Toronto realtors get it wrong

Numbers don’t match up in recent Toronto Real Estate Board press release

Everyone is watching Canada’s sputtering housing market these days. Is it the beginning of a crash, or a much-hoped-for soft landing? Every piece of new data is thrust under the microscope. But if you happen to live in Canada’s largest city, you should view the monthly sales figures served up by the Toronto Real Estate Board with an extra-critical eye.

Last week, the board issued a hopeful-sounding press release. After several months of falling sales—down 20 per cent in December—it said the first two weeks of January suggested a mood shift. Sales were up 2.4 per cent to 1,469, compared to the 1,435 reported a year earlier. Prices were up, too—by four per cent, to an average of $459,728 across the Greater Toronto Area, or GTA. “The new year started off on a positive note with residential sales slightly above last year’s levels,” Toronto Real Estate Board president Ann Hannah said in a statement. “I am cautiously optimistic about this result.”

Just one problem: Garth Turner, a former MP and a vocal housing bear, noted on his blog that TREB actually reported a total of 1,506 sales during the first two weeks of January 2012—not 1,435. That’s 71 fewer homes sold this year than last, or a 2.5 per cent decline. Why the discrepancy? TREB spokesperson Mary Gallagher says some home sales end up falling through each month—perhaps because buyers get cold feet, or because their offers were conditional on financing or home inspections. “We’ve chosen in the past couple of years to revise our figures going forward,” Gallagher says, pointing to a tiny footnote that accompanies TREB’s market reports. “We’re not hiding it.”

Even so, it’s not an apples-to-apples comparison. By measuring this year’s initial sales with last year’s finalized deals, TREB’s efforts to track the monthly performance of a key market—both sales and prices—is generally inflated by a percentage point or two, according to a review of its monthly releases. Gains look more impressive and slumps seem less serious. And during the first two weeks of 2013, it suggests a housing market stirring back to life when, in fact, the opposite is probably true.




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Toronto realtors get it wrong

  1. I can’t escape the irony of the Media criticizing someone for manipulating data to support the point of view. The papers. magazines, media in general never give the whole story. They boldly state that condo sales are down 17% signalling a crash, yet, fail to mention that it is down from a ten year high of 27% over the average they year before. So, in fact we were still 10% over the ten year average. How could that be a crash? Ridiculous. If there was no media, the economy would be fine.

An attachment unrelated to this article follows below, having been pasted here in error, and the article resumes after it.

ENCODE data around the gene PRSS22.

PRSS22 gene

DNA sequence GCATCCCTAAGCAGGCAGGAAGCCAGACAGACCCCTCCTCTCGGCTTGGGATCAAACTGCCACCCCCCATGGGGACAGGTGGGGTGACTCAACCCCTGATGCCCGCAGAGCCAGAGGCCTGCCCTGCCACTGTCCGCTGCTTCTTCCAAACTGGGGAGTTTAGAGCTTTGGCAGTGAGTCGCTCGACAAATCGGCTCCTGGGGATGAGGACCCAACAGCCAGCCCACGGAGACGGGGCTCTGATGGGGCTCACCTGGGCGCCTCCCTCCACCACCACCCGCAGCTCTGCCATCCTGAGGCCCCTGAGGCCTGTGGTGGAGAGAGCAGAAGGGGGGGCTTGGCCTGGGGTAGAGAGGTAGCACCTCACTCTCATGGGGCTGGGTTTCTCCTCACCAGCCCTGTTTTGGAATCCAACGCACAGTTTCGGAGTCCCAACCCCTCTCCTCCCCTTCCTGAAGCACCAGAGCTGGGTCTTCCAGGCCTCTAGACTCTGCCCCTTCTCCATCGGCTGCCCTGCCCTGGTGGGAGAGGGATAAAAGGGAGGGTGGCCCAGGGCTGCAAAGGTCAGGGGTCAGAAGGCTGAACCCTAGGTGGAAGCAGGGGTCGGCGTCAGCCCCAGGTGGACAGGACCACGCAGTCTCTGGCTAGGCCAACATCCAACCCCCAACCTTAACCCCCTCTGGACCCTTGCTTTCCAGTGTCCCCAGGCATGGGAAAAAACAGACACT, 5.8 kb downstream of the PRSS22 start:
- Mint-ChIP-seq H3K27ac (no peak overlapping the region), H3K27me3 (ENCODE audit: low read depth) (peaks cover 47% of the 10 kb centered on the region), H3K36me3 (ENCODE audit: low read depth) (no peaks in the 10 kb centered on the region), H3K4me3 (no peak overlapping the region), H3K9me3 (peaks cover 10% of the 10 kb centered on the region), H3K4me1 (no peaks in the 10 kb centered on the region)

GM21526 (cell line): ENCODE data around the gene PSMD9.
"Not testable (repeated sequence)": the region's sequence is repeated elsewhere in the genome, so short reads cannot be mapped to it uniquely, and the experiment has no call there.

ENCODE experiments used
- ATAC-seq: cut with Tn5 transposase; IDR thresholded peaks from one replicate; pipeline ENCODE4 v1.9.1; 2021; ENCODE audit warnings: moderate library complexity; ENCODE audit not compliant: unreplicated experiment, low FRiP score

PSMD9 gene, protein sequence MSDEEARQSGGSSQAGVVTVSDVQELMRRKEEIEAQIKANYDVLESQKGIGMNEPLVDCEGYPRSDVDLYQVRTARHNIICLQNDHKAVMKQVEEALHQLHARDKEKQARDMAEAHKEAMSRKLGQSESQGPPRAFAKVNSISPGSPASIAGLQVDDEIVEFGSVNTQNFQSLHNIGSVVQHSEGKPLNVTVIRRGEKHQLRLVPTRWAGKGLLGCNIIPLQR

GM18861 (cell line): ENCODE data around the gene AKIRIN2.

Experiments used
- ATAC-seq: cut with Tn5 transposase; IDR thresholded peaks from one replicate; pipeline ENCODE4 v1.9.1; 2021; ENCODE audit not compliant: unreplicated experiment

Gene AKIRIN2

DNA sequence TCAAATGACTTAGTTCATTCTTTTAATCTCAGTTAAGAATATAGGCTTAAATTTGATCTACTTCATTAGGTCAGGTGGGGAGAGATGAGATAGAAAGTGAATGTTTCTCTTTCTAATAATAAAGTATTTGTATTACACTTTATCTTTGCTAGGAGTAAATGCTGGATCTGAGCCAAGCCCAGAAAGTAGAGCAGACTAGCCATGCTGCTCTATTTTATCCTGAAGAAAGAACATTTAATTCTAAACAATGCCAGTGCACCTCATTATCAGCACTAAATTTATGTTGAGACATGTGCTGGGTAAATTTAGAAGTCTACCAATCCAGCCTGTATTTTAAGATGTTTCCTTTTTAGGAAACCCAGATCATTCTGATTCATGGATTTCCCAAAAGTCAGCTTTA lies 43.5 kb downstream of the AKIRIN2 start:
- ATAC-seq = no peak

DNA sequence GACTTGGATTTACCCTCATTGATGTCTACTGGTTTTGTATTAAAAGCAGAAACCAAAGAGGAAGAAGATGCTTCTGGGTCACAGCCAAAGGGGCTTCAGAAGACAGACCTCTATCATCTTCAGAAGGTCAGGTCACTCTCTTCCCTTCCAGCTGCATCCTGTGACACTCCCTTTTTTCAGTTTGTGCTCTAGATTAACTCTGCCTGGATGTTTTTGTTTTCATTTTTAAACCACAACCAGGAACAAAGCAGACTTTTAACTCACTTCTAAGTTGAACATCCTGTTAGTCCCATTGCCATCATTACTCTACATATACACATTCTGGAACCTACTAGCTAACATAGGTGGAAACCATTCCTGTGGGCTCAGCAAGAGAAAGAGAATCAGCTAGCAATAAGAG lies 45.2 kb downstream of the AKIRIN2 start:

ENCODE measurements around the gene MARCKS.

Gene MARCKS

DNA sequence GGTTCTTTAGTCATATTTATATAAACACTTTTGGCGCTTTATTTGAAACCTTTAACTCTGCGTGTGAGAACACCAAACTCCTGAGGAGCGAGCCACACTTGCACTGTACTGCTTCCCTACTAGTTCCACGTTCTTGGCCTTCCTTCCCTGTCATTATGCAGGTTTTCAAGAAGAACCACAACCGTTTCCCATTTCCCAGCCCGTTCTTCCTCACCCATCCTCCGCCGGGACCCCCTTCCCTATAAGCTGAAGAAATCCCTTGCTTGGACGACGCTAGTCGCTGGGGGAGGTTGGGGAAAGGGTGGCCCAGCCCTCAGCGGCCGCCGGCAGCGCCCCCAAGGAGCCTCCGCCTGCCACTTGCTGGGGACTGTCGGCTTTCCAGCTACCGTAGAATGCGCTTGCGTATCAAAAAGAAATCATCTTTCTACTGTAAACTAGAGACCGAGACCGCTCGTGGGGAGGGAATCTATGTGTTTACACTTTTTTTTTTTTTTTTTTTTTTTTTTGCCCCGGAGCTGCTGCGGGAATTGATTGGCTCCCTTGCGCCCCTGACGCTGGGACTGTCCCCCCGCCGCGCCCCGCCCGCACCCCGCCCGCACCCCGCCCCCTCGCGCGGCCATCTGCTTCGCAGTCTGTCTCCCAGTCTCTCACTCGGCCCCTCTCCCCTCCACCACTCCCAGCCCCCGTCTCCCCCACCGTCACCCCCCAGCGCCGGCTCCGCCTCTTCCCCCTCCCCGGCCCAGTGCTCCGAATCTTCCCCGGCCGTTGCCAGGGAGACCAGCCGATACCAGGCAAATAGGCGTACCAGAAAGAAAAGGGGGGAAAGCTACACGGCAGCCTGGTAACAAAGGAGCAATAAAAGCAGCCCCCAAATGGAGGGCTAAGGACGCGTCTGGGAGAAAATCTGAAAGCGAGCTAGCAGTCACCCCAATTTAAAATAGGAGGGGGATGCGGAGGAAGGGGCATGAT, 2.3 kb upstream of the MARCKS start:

• Couldn’t agree more. The media has been using this ‘Real Estate crash’ crap to sell newspapers and magazines for months now. It’s getting ridiculous. The market is fine, and is supported for many different reasons (interest rates staying low, low unemplyoment rate, immigration/demographics, etc.). Irony indeed.

      • Shrinking GDP, contracting trade surplus, and increasing unemployment are the trends. Yes we have a rising immigration, but with the new mortgage rules, what will be the percentage of immigrants that have 20% down payment on a half million dollar condo? I would estimate the numbers to be low. I completely agree with you on the manipulation of data and feel that the government should somehow regulate press releases. But that would be another infringement on The Charter of Rights and Freedoms, an event that’s all too frequent now a days. so we will just have to filter through the BS that the media puts out try to decide for ourselves what is factual.

    • a crash isn’t based on buying an item 10,15 or 20 years ago. Its based on deceleration of growth. Look at the HPI and you can clearly see prices and volume are coming down. Its not a negative thing. Prices inflate, and the correct. It is the free market place.But Toronto people who think their condo is going to aappreciate in value 10% a year forever are living in a deluded world.

  2. you mean calgary is not the only one !! oh my.

  3. The bad news is Canadian debt level is skyrocketed. Price is simply to high at the moment. It needs to crash.

    • I couldn’t agree more

  4. …”in FACT, the opposite is PROBABLY true.” What a way to conclude a critical article – make it sound factual and no more than a guess at the same time. How about saying objectively “We don’t really know the state of the market” or focusing on the statistics of previous months if you want to support your argument?

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